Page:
“Ultimately, to take the competitor off the board, to have them exist as a partner, not an owner,” Monahan said on June 6, touting the benefits of the merger to the PGA Tour just hours after news of the deal broke. “And for us to be able to control the direction going forward, put ourselves in a position as the PGA Tour to do and serve our members, while again getting into a productive position for the game as a whole.” I’m not an antitrust lawyer, but in general it seems to me a bad idea for the head of an entity accused of anti-competitive behavior to be happy to absorb its only credible competitor into an enterprise that will be under your power and control. Monahan will have to answer for this and similar statements; in what I’m sure is an unrelated coincidence, Monahan has been temporarily taken out of circulation due to what has been vaguely described as “a medical situation”.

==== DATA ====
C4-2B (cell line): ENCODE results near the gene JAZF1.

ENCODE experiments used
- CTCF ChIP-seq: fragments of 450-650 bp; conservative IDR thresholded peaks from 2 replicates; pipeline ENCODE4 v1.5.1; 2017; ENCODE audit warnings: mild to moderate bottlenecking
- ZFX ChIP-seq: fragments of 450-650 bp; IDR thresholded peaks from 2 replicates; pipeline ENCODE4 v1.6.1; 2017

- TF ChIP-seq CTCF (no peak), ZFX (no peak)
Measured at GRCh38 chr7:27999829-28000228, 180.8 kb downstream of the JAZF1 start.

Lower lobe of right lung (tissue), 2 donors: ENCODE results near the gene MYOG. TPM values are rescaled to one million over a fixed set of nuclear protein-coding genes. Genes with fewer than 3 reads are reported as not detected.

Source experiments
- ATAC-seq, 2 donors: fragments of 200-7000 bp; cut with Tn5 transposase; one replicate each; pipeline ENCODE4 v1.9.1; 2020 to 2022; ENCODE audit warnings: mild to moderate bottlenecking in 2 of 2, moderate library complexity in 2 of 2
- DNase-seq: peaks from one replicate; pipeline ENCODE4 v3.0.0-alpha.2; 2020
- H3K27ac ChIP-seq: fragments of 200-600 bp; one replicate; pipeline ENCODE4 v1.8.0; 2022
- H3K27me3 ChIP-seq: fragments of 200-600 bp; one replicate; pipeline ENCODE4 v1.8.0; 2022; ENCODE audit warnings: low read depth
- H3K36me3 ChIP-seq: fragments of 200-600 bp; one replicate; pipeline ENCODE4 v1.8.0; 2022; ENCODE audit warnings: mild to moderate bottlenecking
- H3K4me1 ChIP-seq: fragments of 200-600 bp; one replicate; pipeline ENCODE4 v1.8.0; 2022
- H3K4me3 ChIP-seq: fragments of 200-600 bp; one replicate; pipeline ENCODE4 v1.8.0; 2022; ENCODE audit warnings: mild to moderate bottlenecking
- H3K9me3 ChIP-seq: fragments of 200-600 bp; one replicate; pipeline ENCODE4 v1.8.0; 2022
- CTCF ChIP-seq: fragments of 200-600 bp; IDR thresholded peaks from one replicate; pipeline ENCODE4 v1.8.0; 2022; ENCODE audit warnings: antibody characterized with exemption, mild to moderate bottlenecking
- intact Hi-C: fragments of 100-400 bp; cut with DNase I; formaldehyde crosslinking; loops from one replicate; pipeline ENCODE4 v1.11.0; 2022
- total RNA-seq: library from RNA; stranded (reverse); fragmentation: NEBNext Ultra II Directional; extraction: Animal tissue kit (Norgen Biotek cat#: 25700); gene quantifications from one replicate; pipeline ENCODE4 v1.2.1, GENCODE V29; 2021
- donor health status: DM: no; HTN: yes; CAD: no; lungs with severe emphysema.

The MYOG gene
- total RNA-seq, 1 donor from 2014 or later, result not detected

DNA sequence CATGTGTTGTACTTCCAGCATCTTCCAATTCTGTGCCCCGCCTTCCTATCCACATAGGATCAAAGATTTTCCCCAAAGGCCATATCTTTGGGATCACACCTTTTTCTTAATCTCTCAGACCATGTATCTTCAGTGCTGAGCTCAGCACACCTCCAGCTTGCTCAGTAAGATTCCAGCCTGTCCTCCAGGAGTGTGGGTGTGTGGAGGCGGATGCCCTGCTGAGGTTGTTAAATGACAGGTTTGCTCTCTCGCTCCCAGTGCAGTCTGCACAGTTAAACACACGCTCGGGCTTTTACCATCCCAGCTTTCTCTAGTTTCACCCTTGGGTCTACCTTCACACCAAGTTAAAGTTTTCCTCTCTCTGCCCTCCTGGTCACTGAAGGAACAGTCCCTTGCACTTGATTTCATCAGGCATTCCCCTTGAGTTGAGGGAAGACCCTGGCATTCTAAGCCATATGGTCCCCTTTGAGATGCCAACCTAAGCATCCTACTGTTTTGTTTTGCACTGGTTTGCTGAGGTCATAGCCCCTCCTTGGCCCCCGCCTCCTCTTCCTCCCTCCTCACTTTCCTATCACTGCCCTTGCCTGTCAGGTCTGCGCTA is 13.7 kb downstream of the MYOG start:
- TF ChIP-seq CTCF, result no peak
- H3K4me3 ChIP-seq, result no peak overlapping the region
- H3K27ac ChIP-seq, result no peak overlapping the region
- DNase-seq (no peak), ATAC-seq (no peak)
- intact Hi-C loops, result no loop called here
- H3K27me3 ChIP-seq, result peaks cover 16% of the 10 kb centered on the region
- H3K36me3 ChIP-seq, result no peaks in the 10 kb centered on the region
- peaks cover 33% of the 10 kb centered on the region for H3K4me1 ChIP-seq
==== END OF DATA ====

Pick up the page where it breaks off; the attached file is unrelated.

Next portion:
Messaging in general is a problem for the secretive backers of this proposed behemoth. Jimmy Dunne, the excited PGA Tour board member who spearheaded the talks with PIF governor Yasir Al-Rumayyan, told anyone who would listen last week that Monahan, as the new chief executive, will have immediate authority to decide the fate for LIV Golf, which would certainly seem like an extraneous appendage now that the PIF can siphon its billions of investment dollars into the considerably more established, credible and popular PGA Tour. Monahan too indicated that he “can’t see” a scenario where LIV Golf would continue as currently built until next year, but said he wouldn’t fully evaluate the starting promotion position until after this season. It is the stated expectation of Rory McIlroy, the PGA Tour’s most vocal loyalist, that LIV Golf will be dissolved at the conclusion of the 2023 season, an impression he got after direct meetings with PGA Tour honchos.